Chinese Art

We’re still here, still schooling, still trucking on through summer.  We wrapped up our history study of China with a trip to the Sackler and Freer Galleries to appreciate Chinese scroll painting.  We also did a couple of projects.

First, we learned a little about the tradition of Chinese peasant painting.  You don’t see much Chinese folk art here in the West, but it’s out there.  When I lived in China, there was a terrific folk art center in my city with lots of artisans producing textiles, paper cuts, and the style of art called “peasant painting.”  I showed the kids lots of examples of these brightly colored paintings and then let them plan and try their own in the same style.

photo 1 (3)

We also went more traditional and imitated the Chinese brush paintings with some black watercolors to stand in for inks.

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Block carving is an old hobby of mine, so we happen to have lots of materials on hand.  When the kids asked if they could “sign” their paintings with a red stamp, I cut two tiny squares of pink EZ Carve for them and let them quickly carve something.  BalletBoy chose to do his initial and the Chinese surname I use.  Mushroom asked for me to pick a surname for him so I picked one as close to their last name as I could.

photo 2 (3)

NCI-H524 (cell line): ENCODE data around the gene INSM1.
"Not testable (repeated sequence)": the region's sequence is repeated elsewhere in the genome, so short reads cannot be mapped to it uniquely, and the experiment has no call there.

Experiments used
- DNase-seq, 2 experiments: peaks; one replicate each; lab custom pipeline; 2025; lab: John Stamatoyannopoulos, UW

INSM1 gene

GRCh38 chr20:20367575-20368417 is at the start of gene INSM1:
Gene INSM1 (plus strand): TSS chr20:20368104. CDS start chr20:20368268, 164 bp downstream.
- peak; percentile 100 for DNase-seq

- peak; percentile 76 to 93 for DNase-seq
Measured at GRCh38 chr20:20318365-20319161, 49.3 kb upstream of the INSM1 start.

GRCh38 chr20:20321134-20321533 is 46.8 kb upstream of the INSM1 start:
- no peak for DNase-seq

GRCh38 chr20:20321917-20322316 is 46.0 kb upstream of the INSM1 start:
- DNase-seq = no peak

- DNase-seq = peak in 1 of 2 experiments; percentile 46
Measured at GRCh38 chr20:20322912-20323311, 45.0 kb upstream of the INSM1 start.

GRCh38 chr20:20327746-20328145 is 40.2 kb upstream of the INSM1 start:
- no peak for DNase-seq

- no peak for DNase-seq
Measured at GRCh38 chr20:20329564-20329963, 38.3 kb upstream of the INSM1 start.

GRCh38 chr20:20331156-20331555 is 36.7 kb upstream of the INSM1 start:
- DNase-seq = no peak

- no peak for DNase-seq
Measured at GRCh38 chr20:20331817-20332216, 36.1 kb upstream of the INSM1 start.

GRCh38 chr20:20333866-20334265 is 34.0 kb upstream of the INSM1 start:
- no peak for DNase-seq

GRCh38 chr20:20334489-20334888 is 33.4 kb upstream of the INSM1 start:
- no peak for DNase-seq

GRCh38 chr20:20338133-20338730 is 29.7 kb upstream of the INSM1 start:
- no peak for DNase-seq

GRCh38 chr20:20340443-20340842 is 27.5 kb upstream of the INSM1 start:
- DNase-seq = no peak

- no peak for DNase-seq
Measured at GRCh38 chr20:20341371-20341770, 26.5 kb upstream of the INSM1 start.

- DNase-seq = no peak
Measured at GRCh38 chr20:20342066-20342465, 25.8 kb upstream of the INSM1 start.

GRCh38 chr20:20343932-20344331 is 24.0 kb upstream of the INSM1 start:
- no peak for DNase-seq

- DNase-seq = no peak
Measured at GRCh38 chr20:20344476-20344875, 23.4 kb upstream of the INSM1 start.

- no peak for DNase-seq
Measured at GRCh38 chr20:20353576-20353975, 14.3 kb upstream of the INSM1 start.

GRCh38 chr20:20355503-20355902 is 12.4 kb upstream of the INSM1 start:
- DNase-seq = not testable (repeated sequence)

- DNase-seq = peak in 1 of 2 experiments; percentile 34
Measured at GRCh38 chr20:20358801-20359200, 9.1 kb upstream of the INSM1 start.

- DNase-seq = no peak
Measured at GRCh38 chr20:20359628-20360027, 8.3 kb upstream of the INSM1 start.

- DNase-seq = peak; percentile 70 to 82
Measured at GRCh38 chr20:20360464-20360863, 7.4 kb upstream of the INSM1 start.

2 thoughts on “Chinese Art

  1. You always have great curricula recommendations and this post makes me wonder what you use for ancient history in general. This is the subject which has given me the most trouble. My daughter’s eyes start to roll back in her head at the idea of timelines and I don’t think she remembers more than 10% of what we went over for ancient Egypt last year. Just because I think that hippopotamus means ‘river horse’ is a delightful nugget doesn’t translate as interesting to her.

    We’re doing ancient China ourselves now and I’ve resorted to reading aloud folktales and making up songs about Pangu together, set to the theme song of The Beverly Hillbillies. I can’t seem to find any cohesive way to make the subject interesting to a visual learner who doesn’t like to read much.

    Any ideas?

    Tx, Heather

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